The qualification route via rankings gave Indian an additional four qualification spots for men and one for women. India had a number of athletes who were ranked in the top five as of April 1, though because of lack of B-qualifying scores, international classification being completed, because others qualified ahead of them and because some were ranked in events with no Paralympic medal, not all earned medals.


On May 2, IPC Athletics opened the process for NPCs to nominate their athletes for Bipartite Commission Invitation slots. Four days later, IPC Athletics confirmed in writing the total allocation of NPC based slots via rankings. NPCs had until May 27 to confirm these slots.


In the case of Karam Jyoti, as of the April 2016 ranking period, she was ranked seventh in the discus and was unranked in the javelin and shot put. This is a result of medal events on the Rio program. The F53 class for the fielding events for women only included the shot put and javelin.  For the F55 women’s field class events, only the javelin and discus are on the program.


Of the athletes ranked ahead of her in the discus, Brunei’s Rooba Alomari, Colombia’s Erica Maria Castano Salazar, and Latvia’s Diana Dadzite had not qualified through previous methods.  All all would have been allocated spots for their NPC ahead of her.   The top two spots were previously awarded by virtue of finishes at the 2015 IPC Athletics World Championships in Doha, with Buggenhagen finishing first and Dong finishing second.

IPC Women's F55 April 2016 Discus Rankings.

IPC Women’s F55 April 2016 Discus Rankings.

IPC's qualifying rankings for the women's F53 shot put

IPC’s qualifying rankings for the women’s F53 shot put

As of May 2016, the IPC had allocated one spot for an Indian woman at the 2016 Summer Paralympics following the allocation based on rankings.  It is unclear from public IPC communications which sportswoman earned this spot for India as neither Malik nor Karam appeared immediately eligible based on their finishes at the 2015 IPC Athletics World Championships and their rankings.

Athletes seeking qualification based on A-qualifying scores had until June 30th to set them for consideration for unallocated slots as a result of rankings leading to athletes not being qualified via the previous criteria. India had several athletes eligible via this method, with Avnil Kumar, Vijay Kumar, Manoj Baskar, Sandeep Singh Singh, Gyanender Singh, Anandan Gunasekaran, Ramkaran Singh, Karam Jyoti and Deepa Malik all having met this requirement in one or more events.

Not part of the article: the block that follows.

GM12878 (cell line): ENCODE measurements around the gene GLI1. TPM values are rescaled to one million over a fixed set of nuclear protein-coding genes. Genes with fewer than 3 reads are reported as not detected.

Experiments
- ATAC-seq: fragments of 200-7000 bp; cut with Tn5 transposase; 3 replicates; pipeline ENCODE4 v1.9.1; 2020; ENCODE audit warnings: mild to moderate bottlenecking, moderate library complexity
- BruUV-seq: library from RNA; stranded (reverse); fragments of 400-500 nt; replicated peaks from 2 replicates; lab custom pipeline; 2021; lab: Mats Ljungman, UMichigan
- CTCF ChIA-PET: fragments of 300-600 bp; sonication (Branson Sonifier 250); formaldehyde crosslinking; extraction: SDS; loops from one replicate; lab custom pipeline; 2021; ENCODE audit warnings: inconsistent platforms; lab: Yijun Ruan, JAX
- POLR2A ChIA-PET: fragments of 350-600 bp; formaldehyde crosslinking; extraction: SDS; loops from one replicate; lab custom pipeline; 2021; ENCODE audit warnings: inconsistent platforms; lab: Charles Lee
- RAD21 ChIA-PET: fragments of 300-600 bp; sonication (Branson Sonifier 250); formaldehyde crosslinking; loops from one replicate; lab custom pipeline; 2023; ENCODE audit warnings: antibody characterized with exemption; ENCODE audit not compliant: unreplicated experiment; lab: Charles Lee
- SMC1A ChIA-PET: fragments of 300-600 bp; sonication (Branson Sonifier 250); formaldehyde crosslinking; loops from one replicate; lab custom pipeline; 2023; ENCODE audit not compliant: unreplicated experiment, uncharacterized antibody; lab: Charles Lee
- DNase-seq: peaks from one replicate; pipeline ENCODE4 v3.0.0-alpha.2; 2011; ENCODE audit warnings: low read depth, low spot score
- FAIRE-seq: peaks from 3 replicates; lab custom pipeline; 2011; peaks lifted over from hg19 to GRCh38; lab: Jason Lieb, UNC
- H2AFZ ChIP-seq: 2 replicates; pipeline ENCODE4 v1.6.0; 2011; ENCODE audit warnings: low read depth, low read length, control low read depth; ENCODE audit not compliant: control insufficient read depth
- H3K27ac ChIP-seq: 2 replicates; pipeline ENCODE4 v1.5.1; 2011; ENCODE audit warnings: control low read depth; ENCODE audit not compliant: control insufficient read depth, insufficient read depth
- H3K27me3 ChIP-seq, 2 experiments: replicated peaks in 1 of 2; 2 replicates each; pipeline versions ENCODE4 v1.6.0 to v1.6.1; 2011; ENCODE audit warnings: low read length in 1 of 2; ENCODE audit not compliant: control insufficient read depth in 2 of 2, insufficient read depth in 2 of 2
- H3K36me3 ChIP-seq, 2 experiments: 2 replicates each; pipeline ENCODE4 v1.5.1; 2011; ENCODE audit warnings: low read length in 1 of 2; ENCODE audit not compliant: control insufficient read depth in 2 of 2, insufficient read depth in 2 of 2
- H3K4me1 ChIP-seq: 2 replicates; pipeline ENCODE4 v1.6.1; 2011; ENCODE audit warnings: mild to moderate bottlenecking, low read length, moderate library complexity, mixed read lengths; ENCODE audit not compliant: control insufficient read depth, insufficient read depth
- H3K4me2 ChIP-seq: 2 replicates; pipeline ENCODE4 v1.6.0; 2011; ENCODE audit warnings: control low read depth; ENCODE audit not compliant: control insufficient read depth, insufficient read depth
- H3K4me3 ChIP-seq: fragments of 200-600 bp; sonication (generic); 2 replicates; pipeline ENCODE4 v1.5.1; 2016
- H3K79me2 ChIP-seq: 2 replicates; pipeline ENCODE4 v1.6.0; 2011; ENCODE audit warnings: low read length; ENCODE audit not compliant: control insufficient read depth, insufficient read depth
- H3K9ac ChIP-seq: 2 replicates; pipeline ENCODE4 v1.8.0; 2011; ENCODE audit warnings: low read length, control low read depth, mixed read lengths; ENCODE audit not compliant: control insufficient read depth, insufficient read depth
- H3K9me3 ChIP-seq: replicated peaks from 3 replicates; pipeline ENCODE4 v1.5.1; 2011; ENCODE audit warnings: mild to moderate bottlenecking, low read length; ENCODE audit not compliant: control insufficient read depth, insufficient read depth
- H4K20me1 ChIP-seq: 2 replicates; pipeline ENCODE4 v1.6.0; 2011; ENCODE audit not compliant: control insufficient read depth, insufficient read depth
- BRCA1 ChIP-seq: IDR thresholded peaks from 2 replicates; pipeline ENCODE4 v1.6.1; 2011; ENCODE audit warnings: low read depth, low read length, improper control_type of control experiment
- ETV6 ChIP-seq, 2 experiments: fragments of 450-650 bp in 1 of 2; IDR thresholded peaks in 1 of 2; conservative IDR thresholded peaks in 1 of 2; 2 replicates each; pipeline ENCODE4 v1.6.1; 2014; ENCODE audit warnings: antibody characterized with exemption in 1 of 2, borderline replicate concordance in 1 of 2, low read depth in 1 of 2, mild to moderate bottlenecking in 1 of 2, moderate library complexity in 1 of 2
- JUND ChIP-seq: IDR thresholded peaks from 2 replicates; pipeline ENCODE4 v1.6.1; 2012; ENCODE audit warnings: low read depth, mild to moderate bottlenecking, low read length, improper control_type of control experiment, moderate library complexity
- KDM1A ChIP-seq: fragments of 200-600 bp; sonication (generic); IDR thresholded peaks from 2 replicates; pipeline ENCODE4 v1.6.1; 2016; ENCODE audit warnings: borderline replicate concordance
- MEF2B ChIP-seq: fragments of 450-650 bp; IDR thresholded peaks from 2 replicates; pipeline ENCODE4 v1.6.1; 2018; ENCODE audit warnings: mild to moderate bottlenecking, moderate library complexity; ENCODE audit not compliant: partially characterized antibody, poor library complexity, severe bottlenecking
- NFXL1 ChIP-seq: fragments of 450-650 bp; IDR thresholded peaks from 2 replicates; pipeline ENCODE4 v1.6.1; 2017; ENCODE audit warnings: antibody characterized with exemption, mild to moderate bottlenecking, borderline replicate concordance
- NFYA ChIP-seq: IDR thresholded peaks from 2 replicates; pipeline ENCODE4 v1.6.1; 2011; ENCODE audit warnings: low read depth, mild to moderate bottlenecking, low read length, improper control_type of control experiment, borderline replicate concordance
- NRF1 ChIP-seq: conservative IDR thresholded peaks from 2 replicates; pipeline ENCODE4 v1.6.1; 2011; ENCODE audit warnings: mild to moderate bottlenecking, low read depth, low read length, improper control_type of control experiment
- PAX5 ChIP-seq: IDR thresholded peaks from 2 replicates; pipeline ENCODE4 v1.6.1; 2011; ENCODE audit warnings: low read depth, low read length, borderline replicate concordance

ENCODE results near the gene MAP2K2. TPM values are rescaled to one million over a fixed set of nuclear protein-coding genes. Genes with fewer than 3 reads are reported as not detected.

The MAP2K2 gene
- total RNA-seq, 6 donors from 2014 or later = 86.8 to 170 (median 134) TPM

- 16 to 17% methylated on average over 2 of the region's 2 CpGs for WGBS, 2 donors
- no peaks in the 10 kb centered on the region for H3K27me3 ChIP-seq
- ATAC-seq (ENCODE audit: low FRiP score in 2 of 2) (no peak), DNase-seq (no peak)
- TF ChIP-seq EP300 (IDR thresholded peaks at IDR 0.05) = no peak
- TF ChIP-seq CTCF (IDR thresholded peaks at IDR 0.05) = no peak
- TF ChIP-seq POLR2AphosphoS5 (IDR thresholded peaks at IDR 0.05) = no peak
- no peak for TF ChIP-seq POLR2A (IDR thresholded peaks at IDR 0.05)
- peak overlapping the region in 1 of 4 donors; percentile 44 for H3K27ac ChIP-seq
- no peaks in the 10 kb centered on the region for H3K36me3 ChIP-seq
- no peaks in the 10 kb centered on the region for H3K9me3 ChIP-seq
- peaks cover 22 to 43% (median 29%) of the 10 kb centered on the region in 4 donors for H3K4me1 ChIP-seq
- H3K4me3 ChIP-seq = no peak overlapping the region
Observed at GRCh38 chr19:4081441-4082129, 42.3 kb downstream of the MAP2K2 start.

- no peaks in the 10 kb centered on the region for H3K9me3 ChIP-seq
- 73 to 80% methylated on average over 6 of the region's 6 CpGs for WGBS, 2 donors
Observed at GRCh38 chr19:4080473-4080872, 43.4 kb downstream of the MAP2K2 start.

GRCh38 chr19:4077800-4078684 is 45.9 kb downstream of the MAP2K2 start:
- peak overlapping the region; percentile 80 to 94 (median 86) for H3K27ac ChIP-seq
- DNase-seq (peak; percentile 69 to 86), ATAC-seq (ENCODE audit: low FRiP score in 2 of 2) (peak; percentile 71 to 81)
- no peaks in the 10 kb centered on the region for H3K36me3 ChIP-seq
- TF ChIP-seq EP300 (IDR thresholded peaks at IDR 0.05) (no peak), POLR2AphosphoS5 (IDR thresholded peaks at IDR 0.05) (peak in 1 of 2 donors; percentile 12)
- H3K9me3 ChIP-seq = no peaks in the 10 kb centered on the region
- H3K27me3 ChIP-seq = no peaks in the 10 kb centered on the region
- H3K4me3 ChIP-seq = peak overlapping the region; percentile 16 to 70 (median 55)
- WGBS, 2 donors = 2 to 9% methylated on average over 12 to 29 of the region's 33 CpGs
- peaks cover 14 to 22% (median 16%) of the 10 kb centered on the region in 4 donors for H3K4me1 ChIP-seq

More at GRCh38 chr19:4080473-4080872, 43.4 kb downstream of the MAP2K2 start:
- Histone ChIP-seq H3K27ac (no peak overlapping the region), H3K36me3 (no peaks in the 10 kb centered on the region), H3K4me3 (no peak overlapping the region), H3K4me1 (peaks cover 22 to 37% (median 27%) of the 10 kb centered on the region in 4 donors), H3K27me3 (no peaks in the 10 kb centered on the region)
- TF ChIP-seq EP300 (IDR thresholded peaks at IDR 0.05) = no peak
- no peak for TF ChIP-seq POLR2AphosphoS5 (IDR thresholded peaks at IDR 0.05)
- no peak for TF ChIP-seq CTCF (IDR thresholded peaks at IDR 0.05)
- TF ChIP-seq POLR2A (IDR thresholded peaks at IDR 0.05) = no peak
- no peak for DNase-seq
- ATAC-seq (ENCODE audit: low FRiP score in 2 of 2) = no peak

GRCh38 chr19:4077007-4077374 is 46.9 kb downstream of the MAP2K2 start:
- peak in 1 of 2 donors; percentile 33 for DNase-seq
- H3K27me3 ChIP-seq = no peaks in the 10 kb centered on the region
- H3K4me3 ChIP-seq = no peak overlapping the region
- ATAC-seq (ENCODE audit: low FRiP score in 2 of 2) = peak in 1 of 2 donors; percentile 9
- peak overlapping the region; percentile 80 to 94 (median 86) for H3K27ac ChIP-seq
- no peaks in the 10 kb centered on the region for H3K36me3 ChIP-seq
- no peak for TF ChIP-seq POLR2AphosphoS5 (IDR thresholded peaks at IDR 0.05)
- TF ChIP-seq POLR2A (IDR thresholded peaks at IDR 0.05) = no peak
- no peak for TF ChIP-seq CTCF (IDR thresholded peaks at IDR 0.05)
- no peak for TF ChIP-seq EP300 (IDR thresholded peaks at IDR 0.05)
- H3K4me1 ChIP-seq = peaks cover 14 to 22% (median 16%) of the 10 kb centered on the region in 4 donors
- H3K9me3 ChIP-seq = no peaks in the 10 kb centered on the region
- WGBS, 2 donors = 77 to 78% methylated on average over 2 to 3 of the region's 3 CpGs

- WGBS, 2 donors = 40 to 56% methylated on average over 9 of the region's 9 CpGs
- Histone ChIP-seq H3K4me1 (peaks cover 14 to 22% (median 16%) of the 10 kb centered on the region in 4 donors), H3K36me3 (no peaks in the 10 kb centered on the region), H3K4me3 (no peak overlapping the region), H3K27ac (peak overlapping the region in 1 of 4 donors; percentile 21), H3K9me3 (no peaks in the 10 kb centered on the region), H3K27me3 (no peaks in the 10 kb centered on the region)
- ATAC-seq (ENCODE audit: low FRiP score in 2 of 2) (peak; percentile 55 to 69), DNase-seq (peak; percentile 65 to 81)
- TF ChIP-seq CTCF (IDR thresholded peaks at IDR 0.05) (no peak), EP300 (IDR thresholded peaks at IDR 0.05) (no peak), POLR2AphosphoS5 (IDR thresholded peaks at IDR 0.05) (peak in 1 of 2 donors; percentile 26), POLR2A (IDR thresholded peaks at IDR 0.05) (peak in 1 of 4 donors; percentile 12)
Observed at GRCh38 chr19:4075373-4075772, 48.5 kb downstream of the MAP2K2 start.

In any event, the court filings say, “Athletics rankings over a 12 month period commencing from 01.04.2015 to 01.04.2016 ranks No. 5 in the world in the discipline of “Women Discus Throw”.”  This information is not supported by IPC records.  The April 2016 World Rankings do show Jyoti ranked fifth, but that fifth place ranking is for the month of March 2016 and was published on April 1, 2016.

Monthly IPC Ranking showing Indian women ranked in the top 5 for March 2016.

Monthly IPC Ranking showing Indian women ranked in the top 5 for March 2016.

These rankings do support a claim that Jyoti was ranked fifth, but they do not support a claim of higher ranking than Malik.  They are also completely irrelevant as they were not the basis of IPC allocation based on their published criteria.  Even if they were, these rankings make a stronger case for Malik’s inclusion than Jyoti’s inclusion.


Jyoti’s petition to the court included references to allocation of slots that directly contradicted IPC Athletics specific criteria.    The petition quotes “Each sport is given a fixed number (quota) of athletes that may participate in the Games. The allocation of these qualification slots is then attributed to either an individual athlete/team or to their NPC depending on the sport and the respective qualification method.” from the IPC guide.  This is not supported by the more specific qualification criteria for athletics, and those sport specific criteria do not establish that Jyoti earning a women’s slot for India.    The contention of “It is contended that it is for the first time that any female athlete had earned the Quota on her own merits and since the petitioner had earned the Quota on her own merits, the petitioner alone has the right to represent India.” is not actually proven by available IPC records.